How Much Experience Do I Really Need For An Entry Level Data Analyst Role?

Ladder to the sky

A Question From The Floor.

I’ve been answering a few questions over on Reddit recently for young graduates. Most are finding it tough to get their foot onto that first rung of the data analyst career ladder and need some guidance.

One that I thought might do with a little more detail was this:

For applications which say “you should be proficient in these” should I not apply to them if I don’t think I’m proficient? Like on applications do they really mean it when you say you need X level of experience with a certain language, or X years experience in the industry?

ANSWER:

It depends on the level you are applying for. For an entry level post I think it’s bad form to ask for X years experience. The whole point of recruiting at that level is to bring people in and train/mould them from the ground up. It’s not about spending a year breaking the bad habits they’ve picked up elsewhere.

Worst is when when lazy recruiters advertise posts looking for X+ years experience in a technology that has only been picked up in the wild for a couple of years. Especially when they ask for this at a junior or entry level. Come on, give people a chance!

If it asks for proficiency then let the interview panel be the judge of how proficient you are. Don’t BS people and say you are an expert when you’ll quickly be shown up on the first day on the job. But don’t self-defeat yourself and let a bit of imposter syndrome work against you either.

Provided you have actually gotten some experience, I think a willingness to learn and be open to new challenges is more important. This could range from just having opened the app to have a poke around to doing a college or side project on your own time.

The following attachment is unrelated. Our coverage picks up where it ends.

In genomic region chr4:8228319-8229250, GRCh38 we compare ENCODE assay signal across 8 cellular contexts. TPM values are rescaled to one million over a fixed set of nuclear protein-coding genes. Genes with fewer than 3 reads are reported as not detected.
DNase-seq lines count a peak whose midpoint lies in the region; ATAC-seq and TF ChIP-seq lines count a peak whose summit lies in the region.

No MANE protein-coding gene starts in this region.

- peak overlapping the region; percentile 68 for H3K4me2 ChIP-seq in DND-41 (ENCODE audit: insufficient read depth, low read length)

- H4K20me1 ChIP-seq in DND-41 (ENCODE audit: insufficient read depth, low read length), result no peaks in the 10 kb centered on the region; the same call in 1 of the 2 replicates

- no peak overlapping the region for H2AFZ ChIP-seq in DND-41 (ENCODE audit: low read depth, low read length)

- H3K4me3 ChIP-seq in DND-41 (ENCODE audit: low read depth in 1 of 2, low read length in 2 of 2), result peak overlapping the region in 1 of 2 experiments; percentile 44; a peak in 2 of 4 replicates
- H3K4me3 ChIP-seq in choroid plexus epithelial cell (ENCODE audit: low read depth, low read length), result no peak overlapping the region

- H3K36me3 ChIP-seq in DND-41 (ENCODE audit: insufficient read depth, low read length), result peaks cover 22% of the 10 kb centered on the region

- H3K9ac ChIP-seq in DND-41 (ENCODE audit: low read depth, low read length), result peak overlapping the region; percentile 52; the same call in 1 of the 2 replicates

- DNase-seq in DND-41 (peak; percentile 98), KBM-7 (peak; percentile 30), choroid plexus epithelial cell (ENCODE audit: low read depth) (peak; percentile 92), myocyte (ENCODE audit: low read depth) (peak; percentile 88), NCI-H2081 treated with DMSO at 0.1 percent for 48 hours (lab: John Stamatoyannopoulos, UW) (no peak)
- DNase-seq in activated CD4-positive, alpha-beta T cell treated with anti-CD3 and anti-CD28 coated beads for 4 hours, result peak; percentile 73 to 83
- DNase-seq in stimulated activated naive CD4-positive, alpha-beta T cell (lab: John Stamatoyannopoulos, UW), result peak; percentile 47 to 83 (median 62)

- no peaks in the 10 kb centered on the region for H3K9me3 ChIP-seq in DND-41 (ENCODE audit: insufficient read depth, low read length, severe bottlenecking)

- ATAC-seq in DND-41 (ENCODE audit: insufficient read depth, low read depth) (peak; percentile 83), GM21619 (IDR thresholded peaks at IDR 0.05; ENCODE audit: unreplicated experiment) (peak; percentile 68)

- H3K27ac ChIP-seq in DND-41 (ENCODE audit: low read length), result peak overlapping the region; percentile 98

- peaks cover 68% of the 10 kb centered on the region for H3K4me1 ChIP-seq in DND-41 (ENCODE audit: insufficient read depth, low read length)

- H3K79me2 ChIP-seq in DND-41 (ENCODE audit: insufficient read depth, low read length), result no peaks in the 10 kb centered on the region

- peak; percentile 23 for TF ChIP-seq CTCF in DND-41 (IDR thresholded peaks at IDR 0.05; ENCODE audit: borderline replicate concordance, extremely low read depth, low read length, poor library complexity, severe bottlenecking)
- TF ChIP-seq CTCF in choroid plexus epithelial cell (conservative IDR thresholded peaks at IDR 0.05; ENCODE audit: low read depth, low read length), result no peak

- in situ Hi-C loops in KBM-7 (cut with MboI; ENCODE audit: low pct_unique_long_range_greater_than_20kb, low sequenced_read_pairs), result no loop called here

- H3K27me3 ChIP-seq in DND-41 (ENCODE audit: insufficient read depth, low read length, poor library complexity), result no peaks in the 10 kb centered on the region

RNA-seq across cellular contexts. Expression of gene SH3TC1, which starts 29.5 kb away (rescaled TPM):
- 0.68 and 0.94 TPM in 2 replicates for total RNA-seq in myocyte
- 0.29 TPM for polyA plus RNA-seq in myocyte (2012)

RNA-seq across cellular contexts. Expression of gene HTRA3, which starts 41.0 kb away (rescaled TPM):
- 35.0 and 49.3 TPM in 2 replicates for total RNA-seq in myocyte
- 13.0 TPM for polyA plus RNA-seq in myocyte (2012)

Will this always apply?

Senior roles are different as you are expected to hit the ground running. I would be looking for those X years experience in a similar role or one with overlapping skills. The proficiency level would need to go up to actual regular use as well. If not in the exact tool or language then in something where the understanding is similar. For example, if not Tableau then Qlikview. If not R then SAS or Python.

When I interviewed at $DAYJOB they told me that SAS knowledge was extremely desirable. They knew however that there was a very limited talent pool in Ireland that actually had that kind of SAS experience. If I’d been put off by that requirement I would never have even applied. But they took a shot that my SQL, database dev and programming background would get me through and they were right.

It was over two years before I wrote a single line of SAS code. Funnily enough, no-one we hired in between was a SAS expert either. We got several damn fine analysts that added a HELL of a lot of value though which shows that hiring shouldn’t be a strict, rigid affair.

Show, Don’t Tell. But Tell As Well. Just To Be Sure.

Careers take many roads, twists and turns. It’s the job of the recruiting manager to realise that and pick out what you can bring to the table. They’ll only get that from what you tell them on your CV and in interviews.

For those just starting out, it’s about taking a punt on someone who gives you an inkling of what they could do rather than what they have done. That’s always much harder to spot. That’s why side projects are great options for showing what you can do. I’d use them to help open up a conversation as much as for the actual end result.

Ultimately, if you don’t make an effort to sell yourself then no-one else is going to do it for you. And that applies however many years you have on your personal career clock.

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